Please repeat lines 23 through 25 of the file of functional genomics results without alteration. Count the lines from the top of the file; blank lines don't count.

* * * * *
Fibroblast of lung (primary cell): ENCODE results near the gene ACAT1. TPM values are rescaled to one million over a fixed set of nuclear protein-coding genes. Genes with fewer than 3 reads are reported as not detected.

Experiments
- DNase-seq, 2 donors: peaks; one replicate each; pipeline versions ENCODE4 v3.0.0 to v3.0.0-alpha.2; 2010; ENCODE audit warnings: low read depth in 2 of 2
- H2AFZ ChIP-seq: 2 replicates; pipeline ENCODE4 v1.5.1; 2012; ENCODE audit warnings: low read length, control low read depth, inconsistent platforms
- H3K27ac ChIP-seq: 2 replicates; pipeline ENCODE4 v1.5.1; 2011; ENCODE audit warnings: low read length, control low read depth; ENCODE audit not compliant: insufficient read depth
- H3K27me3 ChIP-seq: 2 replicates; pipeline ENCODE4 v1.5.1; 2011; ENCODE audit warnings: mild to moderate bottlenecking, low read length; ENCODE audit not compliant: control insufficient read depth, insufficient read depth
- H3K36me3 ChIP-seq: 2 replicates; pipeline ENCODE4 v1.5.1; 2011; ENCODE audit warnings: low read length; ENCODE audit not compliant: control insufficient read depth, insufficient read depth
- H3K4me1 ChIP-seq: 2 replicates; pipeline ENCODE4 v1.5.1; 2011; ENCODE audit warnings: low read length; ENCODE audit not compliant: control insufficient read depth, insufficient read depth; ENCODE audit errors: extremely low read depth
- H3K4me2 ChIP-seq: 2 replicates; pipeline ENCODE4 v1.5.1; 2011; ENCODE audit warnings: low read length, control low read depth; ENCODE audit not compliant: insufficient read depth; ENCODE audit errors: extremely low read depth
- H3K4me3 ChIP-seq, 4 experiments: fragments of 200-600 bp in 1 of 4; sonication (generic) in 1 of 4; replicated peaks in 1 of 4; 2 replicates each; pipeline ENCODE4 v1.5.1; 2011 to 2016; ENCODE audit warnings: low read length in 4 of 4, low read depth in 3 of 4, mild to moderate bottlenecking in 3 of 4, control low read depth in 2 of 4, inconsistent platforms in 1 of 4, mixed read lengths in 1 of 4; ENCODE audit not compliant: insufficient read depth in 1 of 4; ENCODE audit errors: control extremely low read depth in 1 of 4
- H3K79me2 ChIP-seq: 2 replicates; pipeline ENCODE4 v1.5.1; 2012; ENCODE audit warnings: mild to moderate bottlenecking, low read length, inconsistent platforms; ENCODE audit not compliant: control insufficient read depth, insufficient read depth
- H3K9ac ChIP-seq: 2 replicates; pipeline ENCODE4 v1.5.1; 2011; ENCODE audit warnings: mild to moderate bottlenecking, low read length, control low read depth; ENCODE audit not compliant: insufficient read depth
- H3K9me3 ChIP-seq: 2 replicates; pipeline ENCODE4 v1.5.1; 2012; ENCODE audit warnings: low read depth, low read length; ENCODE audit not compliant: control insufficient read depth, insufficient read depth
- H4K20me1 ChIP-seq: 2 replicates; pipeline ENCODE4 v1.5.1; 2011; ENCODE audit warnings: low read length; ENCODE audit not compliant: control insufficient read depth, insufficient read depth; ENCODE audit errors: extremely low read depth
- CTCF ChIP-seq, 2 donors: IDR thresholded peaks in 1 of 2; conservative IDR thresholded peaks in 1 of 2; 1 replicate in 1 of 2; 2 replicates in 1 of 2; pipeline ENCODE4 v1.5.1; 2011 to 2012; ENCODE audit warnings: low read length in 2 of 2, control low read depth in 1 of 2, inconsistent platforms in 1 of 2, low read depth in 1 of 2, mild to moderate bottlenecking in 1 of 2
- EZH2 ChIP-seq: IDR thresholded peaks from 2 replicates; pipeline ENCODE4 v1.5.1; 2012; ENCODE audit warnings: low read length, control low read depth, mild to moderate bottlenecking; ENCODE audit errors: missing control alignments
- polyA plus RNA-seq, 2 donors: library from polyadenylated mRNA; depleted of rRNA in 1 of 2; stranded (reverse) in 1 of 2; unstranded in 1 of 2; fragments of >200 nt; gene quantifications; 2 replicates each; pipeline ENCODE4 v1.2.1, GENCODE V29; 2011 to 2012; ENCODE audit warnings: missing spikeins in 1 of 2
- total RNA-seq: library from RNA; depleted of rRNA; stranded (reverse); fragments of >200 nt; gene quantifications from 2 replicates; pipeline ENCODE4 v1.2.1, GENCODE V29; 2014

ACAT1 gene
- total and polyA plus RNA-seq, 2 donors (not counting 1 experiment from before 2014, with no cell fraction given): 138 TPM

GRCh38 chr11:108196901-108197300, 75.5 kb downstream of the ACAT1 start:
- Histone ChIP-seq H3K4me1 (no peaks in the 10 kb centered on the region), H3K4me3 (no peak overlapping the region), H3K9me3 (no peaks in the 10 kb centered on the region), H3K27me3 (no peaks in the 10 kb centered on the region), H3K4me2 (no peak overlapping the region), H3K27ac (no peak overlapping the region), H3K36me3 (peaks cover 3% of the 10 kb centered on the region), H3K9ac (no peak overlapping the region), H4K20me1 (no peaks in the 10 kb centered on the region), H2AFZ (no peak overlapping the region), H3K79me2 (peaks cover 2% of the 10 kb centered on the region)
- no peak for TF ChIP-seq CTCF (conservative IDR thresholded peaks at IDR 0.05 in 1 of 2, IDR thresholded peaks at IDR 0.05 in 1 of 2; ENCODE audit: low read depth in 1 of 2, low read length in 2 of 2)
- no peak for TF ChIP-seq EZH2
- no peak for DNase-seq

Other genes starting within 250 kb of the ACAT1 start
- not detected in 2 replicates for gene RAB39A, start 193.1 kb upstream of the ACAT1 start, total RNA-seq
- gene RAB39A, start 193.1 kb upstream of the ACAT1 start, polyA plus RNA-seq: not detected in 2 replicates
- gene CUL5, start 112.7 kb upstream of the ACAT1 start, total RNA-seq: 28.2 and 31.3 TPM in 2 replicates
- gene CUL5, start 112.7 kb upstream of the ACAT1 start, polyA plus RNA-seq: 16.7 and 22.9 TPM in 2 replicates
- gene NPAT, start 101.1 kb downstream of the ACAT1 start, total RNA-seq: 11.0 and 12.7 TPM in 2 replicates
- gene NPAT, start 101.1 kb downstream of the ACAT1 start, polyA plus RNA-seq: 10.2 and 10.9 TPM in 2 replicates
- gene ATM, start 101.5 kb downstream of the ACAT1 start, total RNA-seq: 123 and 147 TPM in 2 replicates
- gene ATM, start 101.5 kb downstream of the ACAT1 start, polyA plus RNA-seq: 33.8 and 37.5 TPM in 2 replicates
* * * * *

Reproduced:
- no peak for TF ChIP-seq CTCF (conservative IDR thresholded peaks at IDR 0.05 in 1 of 2, IDR thresholded peaks at IDR 0.05 in 1 of 2; ENCODE audit: low read depth in 1 of 2, low read length in 2 of 2)
- no peak for TF ChIP-seq EZH2
- no peak for DNase-seq